He’d given us the unforgettable series with Carl Froch, telling the champion from Nottingham exactly what he would hit him with, then flooring him in the process. Facing any other champion, he’d have scored a first-round knockout, however, he ended up on the wrong end of one of Britain’s most disputed stoppages.
Froch and Groves carried a genuine dislike for one-another, weighing heavy on the younger man. Their rematch, the first of our new wave of stadium fights, was streamed via my Dad’s projector on a wall in my flat. It was an enormous event. Many will argue that George wasn’t the same after that devastating punch. The confidence seemed to have drained from his work when he returned to face Christophe Rebrasse and Denis Douglin.
Maybe this was the end of a decent, relatively accomplished career?
In his formative years, Groves was guided by Adam Booth, with the pair forging a solid bond before severing ties just weeks before his first world title shot. In stepped Paddy Fitzpatrick, simply papering the cracks after Booth’s departure. However, it was a far younger face in the corner that would lead Groves to his finest hour, as he forged a kinship with heralded trainer Shane McGuigan.
Many thought the pairing was unusual, given Groves’ achievements and McGuigan’s busy stable down in Battersea. In short, it became the best move of the Londoner’s career. To watch them work, or even converse during fight-week, was to witness friends understanding one another. They came to agreements, spoke with honesty and seemed completely in alignment. Shane’s reaction when George stopped Chudinov will tell you more than words could labour to explain. Synergy. Relief.
The impact that Groves has had on the younger fighters in-and-around the McGuigan gym is hard to quantify. Speaking to promising cruiserweight Chris Billam-Smith, his eyes lit up as he spoke of the admiration he held for the elder statesman. Still quiet and in ways, almost introverted, he shared wisdom with the boys who were approaching ‘pressure-cooker’ fights of their own.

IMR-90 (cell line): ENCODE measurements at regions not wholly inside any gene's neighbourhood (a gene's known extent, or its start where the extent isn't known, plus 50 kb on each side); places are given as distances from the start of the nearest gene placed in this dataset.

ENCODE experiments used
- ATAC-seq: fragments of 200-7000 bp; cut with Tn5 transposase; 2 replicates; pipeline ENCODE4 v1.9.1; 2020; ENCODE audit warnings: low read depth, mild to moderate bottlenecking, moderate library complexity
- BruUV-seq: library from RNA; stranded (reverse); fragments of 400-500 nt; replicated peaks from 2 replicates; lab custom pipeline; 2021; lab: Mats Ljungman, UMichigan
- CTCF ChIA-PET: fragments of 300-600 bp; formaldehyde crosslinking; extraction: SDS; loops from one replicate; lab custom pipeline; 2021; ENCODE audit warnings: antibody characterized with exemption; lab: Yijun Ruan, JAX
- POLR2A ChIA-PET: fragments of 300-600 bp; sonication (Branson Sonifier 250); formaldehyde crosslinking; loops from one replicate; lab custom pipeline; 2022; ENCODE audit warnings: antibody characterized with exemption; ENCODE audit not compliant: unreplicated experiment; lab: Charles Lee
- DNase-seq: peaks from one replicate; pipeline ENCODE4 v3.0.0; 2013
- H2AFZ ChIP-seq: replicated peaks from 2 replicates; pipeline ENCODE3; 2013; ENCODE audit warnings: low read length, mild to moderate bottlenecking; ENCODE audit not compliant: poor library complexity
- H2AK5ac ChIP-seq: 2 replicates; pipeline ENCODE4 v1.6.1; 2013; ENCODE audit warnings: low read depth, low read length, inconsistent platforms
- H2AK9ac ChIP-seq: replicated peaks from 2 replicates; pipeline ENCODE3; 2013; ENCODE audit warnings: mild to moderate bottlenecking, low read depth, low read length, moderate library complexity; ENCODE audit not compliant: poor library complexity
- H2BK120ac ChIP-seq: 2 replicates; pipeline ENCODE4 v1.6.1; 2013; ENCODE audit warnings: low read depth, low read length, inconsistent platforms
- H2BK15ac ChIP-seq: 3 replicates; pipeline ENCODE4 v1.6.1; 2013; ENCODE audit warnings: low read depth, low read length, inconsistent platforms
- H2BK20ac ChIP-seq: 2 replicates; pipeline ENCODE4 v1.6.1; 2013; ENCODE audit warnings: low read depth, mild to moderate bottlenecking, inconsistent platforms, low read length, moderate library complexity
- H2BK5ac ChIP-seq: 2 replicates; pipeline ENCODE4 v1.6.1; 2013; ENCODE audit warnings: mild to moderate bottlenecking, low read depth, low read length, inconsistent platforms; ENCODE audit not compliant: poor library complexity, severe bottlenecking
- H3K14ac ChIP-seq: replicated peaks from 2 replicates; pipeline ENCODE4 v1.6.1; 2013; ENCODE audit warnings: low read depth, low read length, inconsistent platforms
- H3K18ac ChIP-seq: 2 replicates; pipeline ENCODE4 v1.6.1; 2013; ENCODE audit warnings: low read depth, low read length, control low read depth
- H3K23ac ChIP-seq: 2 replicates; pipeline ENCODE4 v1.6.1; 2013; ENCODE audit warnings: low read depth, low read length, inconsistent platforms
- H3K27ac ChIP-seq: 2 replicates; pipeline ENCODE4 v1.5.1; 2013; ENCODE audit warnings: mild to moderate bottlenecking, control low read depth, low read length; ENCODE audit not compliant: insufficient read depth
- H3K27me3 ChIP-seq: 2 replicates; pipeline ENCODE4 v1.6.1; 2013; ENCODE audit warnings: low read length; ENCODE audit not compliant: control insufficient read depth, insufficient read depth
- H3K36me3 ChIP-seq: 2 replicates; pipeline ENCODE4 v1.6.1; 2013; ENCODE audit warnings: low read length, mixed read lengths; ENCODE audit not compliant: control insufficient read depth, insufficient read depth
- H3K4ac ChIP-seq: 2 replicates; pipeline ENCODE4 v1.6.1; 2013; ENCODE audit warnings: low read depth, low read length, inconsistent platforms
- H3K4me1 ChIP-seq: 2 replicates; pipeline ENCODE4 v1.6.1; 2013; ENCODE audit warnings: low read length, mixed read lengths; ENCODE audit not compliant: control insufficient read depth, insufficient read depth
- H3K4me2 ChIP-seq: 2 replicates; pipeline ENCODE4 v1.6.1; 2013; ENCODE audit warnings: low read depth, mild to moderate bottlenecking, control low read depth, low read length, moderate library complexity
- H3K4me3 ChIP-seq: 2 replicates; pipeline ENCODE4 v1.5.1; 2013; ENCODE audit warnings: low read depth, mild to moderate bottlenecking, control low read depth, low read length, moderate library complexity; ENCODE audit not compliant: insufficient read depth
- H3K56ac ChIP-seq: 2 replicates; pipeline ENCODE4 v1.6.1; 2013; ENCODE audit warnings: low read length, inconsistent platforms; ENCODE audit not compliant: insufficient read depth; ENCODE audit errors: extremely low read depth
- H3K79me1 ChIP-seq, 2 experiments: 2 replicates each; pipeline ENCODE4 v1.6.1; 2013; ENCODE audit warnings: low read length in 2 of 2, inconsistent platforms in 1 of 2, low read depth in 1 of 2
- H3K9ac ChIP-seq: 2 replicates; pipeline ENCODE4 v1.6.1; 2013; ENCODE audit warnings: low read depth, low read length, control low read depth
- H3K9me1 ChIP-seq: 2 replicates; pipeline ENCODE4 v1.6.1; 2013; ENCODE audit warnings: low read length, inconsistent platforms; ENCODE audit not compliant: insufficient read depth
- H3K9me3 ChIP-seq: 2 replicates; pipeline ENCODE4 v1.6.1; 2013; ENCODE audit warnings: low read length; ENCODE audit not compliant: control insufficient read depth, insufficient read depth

It will be intriguing to see whether he remains involved in boxing, either working in a gym or behind a microphone. He seems content with his achievements, despite handing the baton to Callum Smith in the World Boxing Super Series final, losing by stoppage on their unusual Arabian night. His family were of highest priority, with his wife and children no doubt looking forward to having those days and weeks repaid.
Whatever happens, whether he decides to return for a final ‘hurrah’ after experiencing boxing’s pinching hold over its former fighters, we couldn’t deny him. He’d captured British, European and World titles, picked himself up and thrown himself into battle again – for our entertainment as much as his own pride.
Although Groves won’t be remembered for press conference brawls or spells of incarceration between camps, he’d be remembered for his professionalism, often overlooked in the sport. His legacy is clean-cut. Those massive nights can’t be erased and his stunning performances at the highest level, win, lose or draw, have been a massive part of British boxing.
Thank you, George. For your perseverance and your determination. For the pressure you placed upon yourself to become great. Hopefully it was all worthwhile.
Article by: Craig Scott
Follow Craig on Twitter at: @craigscott209